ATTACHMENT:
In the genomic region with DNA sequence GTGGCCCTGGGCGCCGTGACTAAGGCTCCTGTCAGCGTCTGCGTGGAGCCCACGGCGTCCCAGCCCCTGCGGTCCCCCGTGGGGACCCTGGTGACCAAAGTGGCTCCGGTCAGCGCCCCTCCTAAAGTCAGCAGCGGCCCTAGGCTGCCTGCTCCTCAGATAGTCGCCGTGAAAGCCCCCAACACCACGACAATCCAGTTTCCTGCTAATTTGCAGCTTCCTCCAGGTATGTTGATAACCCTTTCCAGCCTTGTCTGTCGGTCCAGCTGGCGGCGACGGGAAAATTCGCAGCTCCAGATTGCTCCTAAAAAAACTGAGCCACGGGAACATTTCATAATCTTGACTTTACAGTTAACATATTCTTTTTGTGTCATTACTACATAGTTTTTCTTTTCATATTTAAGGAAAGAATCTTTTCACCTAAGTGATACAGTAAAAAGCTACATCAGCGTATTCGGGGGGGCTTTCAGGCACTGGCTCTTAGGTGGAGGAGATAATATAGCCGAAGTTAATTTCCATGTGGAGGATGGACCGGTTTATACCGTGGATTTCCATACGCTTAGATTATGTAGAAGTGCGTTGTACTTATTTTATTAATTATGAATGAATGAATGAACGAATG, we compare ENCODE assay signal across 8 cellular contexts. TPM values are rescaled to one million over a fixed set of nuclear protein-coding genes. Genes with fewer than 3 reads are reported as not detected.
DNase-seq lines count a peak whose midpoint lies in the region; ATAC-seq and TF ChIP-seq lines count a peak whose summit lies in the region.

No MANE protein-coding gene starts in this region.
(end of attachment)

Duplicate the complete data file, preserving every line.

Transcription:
In the genomic region with DNA sequence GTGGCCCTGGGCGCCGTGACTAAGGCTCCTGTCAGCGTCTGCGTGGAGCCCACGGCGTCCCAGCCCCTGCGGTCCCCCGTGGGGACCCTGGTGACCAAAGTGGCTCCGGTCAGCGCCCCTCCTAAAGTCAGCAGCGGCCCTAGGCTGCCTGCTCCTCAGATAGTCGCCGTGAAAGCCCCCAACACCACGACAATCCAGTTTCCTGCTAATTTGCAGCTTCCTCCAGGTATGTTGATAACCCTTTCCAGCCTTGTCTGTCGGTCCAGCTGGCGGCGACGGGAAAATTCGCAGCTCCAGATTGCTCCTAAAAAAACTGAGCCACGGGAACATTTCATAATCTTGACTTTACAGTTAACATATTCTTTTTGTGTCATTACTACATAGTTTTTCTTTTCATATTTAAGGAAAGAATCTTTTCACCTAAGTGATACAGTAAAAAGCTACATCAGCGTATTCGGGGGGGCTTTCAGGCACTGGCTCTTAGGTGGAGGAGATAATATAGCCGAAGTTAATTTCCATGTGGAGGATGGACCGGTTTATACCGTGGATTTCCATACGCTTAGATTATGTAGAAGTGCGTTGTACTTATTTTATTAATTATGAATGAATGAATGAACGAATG, we compare ENCODE assay signal across 8 cellular contexts. TPM values are rescaled to one million over a fixed set of nuclear protein-coding genes. Genes with fewer than 3 reads are reported as not detected.
DNase-seq lines count a peak whose midpoint lies in the region; ATAC-seq and TF ChIP-seq lines count a peak whose summit lies in the region.

No MANE protein-coding gene starts in this region.